ON THE JOB: Nine months on the job for Crs Joe Jurisevic and Sandy Bolton.
ON THE JOB: Nine months on the job for Crs Joe Jurisevic and Sandy Bolton. John Mccutcheon

Cr Bolton's pause for thought after nine months in office

IT HAS been nine months today since local government new chums - incoming Councillors Sandy Bolton and Joe Jurisevic - stood up at the Cooroy Memorial Hall and took their oath of office for the reborn Noosa Council.

Last Thursday after the September monthly meeting Cr Bolton observed wryly, when asked by the Noosa News about how they were coming along: "shouldn't there be a baby?"

What the two councillors, who both had prominent community profiles before being elected, have been gestating since those momentous vows of service on January 2, is some hard-won experience that only those in the inner sanctum of council's Pelican St, are exposed to.

But what the two quickly picked up, was that they are doing what possibly few newly elected councillors ever had the chance to do - be part of a new organisation elected to govern local issues and build it from the ground up.

The new Noosa Council, was thrown in the deep end of de-amalgamation having to pass a carry-over six-month budget almost immediately. And then they had to get cracking on the proper 2014-15 budget as well as start shaping Noosa policies and procedures that draw a distinction from the Sunshine Coast Council. After all, that was what the de-amalgamation fight north of the border was all about.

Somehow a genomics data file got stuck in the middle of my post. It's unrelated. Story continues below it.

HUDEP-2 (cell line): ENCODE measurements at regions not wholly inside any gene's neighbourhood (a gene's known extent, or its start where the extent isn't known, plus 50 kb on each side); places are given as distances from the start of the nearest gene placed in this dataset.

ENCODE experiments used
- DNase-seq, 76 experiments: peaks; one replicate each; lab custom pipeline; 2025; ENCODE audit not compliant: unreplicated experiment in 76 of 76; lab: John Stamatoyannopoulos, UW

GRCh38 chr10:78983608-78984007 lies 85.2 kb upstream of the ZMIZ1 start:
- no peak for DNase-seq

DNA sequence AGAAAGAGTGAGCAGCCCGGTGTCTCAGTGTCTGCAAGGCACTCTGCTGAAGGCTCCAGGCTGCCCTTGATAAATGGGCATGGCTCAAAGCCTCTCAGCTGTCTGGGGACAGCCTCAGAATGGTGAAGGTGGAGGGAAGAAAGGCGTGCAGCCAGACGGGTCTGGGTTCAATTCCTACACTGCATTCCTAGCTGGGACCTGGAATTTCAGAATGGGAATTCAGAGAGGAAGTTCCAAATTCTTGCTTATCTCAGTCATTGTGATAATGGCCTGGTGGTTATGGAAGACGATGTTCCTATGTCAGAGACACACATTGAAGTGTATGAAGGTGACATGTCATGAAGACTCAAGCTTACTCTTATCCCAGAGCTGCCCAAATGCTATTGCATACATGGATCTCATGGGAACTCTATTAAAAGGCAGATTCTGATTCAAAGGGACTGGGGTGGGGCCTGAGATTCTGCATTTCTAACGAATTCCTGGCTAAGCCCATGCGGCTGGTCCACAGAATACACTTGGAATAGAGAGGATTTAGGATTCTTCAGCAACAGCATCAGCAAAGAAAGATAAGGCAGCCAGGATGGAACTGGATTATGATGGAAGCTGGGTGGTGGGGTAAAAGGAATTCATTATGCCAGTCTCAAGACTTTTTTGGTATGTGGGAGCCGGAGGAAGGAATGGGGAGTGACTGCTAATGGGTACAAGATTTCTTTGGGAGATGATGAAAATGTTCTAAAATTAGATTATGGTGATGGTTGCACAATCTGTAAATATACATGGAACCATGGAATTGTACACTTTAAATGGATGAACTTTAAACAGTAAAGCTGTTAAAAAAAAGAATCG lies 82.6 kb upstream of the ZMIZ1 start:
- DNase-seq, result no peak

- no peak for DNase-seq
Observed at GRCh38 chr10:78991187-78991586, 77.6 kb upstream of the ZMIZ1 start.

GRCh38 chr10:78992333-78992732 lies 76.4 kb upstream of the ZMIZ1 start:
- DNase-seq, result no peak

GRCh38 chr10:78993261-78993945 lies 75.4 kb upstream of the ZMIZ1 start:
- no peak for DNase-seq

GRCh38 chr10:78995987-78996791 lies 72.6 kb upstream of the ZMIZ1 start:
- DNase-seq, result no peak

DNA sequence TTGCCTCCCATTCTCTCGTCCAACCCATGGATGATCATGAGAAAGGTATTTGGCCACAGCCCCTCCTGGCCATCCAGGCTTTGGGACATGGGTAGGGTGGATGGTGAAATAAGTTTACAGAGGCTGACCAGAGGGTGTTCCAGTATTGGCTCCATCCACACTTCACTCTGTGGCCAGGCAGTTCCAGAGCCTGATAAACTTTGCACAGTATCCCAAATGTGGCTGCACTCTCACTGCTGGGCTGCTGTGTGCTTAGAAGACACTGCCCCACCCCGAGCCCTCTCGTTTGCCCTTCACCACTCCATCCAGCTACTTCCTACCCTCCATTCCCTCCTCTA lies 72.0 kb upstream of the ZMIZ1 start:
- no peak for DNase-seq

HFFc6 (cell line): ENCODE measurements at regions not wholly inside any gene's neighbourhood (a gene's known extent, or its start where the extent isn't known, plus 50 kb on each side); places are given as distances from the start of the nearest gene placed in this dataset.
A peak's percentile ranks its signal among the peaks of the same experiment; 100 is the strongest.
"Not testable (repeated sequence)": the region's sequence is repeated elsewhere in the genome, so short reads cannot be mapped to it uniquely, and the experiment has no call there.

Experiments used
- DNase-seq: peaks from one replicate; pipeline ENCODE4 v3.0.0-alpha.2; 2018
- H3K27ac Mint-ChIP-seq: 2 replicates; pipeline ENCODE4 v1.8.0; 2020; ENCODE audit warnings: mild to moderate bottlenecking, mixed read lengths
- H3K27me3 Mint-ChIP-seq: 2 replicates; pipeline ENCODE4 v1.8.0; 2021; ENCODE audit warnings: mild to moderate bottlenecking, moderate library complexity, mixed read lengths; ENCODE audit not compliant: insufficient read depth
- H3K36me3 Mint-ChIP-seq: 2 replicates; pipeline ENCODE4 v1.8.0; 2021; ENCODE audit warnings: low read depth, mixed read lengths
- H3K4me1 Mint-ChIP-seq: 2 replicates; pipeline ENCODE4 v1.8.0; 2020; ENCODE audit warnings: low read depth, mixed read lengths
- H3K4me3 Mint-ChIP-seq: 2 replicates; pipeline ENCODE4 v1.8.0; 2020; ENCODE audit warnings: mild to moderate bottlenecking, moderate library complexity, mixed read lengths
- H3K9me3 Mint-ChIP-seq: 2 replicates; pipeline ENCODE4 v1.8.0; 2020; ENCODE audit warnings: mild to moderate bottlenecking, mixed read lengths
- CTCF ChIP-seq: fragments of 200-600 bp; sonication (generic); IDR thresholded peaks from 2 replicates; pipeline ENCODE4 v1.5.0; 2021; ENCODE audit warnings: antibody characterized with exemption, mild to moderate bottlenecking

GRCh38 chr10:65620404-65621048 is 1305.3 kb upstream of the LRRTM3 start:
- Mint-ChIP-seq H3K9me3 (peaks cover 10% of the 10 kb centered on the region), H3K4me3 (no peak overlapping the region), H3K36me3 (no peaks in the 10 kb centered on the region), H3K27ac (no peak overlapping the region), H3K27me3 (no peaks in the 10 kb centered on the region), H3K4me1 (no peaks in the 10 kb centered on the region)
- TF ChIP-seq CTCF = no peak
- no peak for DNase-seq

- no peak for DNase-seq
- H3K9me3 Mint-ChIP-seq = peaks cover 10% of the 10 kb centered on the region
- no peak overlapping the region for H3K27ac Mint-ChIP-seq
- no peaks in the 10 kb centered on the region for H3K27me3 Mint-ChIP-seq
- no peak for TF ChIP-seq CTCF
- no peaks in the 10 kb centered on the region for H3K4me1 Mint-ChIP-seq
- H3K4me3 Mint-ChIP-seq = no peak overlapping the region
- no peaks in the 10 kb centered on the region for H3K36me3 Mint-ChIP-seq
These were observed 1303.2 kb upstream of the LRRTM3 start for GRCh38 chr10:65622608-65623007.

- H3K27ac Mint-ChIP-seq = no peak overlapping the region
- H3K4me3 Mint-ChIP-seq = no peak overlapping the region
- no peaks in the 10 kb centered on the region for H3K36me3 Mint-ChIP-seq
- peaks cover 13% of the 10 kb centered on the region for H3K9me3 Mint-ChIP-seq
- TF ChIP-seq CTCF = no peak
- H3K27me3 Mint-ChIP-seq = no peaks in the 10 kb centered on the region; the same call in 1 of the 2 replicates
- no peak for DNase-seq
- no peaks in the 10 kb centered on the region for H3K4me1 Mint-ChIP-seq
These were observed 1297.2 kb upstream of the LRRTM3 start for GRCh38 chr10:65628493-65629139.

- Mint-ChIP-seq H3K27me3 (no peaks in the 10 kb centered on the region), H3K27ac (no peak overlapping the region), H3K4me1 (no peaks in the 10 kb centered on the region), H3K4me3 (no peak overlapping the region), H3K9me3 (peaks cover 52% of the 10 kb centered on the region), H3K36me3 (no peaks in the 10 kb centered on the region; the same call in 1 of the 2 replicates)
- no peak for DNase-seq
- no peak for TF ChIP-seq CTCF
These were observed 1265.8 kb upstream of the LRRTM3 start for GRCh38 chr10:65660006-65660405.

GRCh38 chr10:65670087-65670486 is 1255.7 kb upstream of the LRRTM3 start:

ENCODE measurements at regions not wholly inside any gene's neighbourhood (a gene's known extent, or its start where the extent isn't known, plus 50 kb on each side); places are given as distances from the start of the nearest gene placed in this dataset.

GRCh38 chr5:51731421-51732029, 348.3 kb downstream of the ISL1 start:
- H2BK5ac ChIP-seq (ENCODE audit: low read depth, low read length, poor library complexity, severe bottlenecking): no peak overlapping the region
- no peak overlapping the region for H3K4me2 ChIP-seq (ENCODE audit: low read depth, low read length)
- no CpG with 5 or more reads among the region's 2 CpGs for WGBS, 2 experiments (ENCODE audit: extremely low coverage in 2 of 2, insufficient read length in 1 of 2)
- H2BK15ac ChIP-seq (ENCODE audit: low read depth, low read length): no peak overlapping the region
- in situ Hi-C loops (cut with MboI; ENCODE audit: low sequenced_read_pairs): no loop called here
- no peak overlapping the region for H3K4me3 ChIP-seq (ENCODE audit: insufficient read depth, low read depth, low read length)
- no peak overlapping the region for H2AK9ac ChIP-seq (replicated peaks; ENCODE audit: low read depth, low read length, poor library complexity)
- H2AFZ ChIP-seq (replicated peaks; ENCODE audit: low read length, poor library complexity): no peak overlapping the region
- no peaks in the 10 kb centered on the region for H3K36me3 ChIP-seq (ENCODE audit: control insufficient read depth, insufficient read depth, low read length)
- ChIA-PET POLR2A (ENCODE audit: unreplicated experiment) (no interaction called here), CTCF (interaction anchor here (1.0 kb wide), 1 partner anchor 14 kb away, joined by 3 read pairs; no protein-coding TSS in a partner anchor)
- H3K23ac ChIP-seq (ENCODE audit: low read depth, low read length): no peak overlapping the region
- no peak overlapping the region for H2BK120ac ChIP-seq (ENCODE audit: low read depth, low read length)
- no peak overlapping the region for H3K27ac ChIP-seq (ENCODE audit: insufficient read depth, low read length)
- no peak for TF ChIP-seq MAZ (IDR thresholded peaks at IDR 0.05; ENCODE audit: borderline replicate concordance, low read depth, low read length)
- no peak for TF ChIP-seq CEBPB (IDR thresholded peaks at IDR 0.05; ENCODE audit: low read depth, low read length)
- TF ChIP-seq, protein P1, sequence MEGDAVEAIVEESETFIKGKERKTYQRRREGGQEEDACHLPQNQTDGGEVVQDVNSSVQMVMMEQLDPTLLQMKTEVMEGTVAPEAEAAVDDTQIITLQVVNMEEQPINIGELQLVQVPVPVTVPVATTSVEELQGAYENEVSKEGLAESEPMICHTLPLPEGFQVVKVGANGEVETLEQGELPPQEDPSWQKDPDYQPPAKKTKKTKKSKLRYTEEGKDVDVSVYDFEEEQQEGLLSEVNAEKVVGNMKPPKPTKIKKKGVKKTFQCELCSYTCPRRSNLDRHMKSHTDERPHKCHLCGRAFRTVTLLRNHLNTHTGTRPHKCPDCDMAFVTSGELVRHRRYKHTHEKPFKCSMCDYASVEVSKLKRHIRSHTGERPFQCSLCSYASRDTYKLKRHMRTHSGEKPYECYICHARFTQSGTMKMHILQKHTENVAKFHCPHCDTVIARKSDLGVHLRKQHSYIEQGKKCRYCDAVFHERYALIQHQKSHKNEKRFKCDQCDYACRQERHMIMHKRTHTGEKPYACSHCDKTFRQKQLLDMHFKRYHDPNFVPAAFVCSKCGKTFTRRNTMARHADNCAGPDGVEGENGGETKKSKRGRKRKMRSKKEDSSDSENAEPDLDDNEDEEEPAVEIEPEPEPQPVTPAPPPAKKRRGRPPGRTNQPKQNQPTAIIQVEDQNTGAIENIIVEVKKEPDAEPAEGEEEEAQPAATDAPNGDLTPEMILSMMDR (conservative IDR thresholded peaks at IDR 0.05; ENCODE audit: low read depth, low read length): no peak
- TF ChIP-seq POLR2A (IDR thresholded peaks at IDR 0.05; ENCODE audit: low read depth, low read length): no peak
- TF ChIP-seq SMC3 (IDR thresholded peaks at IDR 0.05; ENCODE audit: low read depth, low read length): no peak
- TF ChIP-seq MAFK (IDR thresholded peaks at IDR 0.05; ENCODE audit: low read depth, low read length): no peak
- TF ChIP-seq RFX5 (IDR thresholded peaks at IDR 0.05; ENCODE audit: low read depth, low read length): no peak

"I think the good thing is that within the first six months we've learnt more than probably councillors would get to learn within four years," Cr Bolton said.

"We had to know the background of everything, so it wasn't a case of just sitting and making a decision.

"We literally had to work through all the (council) workshops."

Intensive training is a term that springs to mind - a local government boot camp with a couple of hardened local government drill sergeants like Mayor Noel Playford and Deputy Mayor Bob Abbot.

Add to the mix new chief executive officer Brett de Chastel and their apprenticeship was always going to be prime-pumped.

"We've got to see things that other councillors wouldn't get to see because we've watched things established from the ground up (as part of a new council)," Cr Jurisevic said.

"Some of those things are normally already rolling along that you normally wouldn't see. Just the financial aspects of running an organisation like this, there's a lot to absorb there.

"We're probably learning some of the good habits (from the likes of Cr Playford, Cr Abbot and Mr de Chastel). If you want to spend, you have to justify the spend, which I think is a fair thing for anyone," he said.


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